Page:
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Trying to mitigate SSH brute-force attacks on my box, I copied/pasted the following rules into my iptables (without really understanding them, I must confess):

$> iptables-save
# Generated by iptables-save v1.4.14 on Wed Jun 11 15:13:01 2014
*filter
:INPUT ACCEPT [1255:139338]
:FORWARD ACCEPT [0:0]
:OUTPUT ACCEPT [1099:174390]
-A INPUT -p tcp -m tcp --dport 22 -m state --state NEW -m recent --set --name SSH --rsource -j ACCEPT
-A INPUT -p tcp -m tcp --dport 22 -m recent --rcheck --seconds 60 --hitcount 5 --rttl --name SSH --rsource -j LOG --log-prefix "[iptables] SSH brute-force "
-A INPUT -p tcp -m tcp --dport 22 -m recent --update --seconds 60 --hitcount 5 --rttl --name SSH --rsource -j REJECT --reject-with tcp-reset
COMMIT
# Completed on Wed Jun 11 15:13:01 2014

To my delight, it works as intended (repeated connections attempts are rejected, while legitimate attempts go through). I since realised that there are other ways to achieve the same effect: example 1, example 2.

I (believe I) understand how the other methods work, but I fail to understand how the first rule above matches only "new incoming connections from untracked sources".

This contradicts what I understand from the manual:

--set: This will always return success

What in this rule makes it not match repeated connection attempts? I assume the first rule does not match repeated connection attempts, otherwise the subsequent rules would never kick in.

I would expect any new incoming connection to match this rule.

In the other examples, they don't mention the target -j ACCEPT:

-A INPUT (...) -m state --state NEW -m recent --set --name SSH --rsource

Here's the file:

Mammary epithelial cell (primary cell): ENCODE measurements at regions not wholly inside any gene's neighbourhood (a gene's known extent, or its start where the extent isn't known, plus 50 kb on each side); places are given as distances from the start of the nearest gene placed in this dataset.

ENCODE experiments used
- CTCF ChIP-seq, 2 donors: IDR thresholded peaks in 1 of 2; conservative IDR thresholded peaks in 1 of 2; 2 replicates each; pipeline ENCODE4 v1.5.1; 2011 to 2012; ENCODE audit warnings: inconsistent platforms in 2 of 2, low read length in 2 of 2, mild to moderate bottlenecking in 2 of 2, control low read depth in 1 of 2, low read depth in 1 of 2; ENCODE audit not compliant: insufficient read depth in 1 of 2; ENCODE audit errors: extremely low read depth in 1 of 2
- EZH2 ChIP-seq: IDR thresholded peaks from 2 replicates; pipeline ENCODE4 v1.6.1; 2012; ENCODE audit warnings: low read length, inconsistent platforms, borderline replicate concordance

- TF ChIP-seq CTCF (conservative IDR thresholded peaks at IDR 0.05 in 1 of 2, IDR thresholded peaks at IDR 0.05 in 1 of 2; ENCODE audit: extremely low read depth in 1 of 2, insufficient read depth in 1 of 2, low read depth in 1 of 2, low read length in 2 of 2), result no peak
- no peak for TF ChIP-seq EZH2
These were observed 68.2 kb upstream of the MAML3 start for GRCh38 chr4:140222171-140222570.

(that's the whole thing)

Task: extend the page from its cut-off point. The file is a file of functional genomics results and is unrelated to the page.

So perhaps my question could be rephrased:

Is the -j option useless when used together with --set --name [some_name]?


As requested, here are the results of iptables -L -n -v (ssh'ing from/to localhost, since I only have remote access right now):

Initial state:

Chain INPUT (policy ACCEPT 895 packets, 101K bytes)
 pkts bytes target     prot opt in     out     source               destination         
   18  1080 ACCEPT     tcp  --  *      *       0.0.0.0/0            0.0.0.0/0            tcp dpt:22 state NEW recent: SET name: SSH side: source
   19   962 LOG        tcp  --  *      *       0.0.0.0/0            0.0.0.0/0            tcp dpt:22 recent: CHECK seconds: 60 hit_count: 5 TTL-Match name: SSH side: source LOG flags 0 level 4 prefix "[iptables] SSH brute-force "
   19   962 REJECT     tcp  --  *      *       0.0.0.0/0            0.0.0.0/0            tcp dpt:22 recent: UPDATE seconds: 60 hit_count: 5 TTL-Match name: SSH side: source reject-with tcp-reset

Chain FORWARD (policy ACCEPT 0 packets, 0 bytes)
 pkts bytes target     prot opt in     out     source               destination         

Chain OUTPUT (policy ACCEPT 776 packets, 119K bytes)
 pkts bytes target     prot opt in     out     source               destination   

After attempt #4:

Chain INPUT (policy ACCEPT 1040 packets, 121K bytes)
 pkts bytes target     prot opt in     out     source               destination         
   22  1320 ACCEPT     tcp  --  *      *       0.0.0.0/0            0.0.0.0/0            tcp dpt:22 state NEW recent: SET name: SSH side: source
   19   962 LOG        tcp  --  *      *       0.0.0.0/0            0.0.0.0/0            tcp dpt:22 recent: CHECK seconds: 60 hit_count: 5 TTL-Match name: SSH side: source LOG flags 0 level 4 prefix "[iptables] SSH brute-force "
   19   962 REJECT     tcp  --  *      *       0.0.0.0/0            0.0.0.0/0            tcp dpt:22 recent: UPDATE seconds: 60 hit_count: 5 TTL-Match name: SSH side: source reject-with tcp-reset

Chain FORWARD (policy ACCEPT 0 packets, 0 bytes)
 pkts bytes target     prot opt in     out     source               destination         

Chain OUTPUT (policy ACCEPT 911 packets, 141K bytes)
 pkts bytes target     prot opt in     out     source               destination       

After attempt #5 (which was rejected):

Chain INPUT (policy ACCEPT 1063 packets, 122K bytes)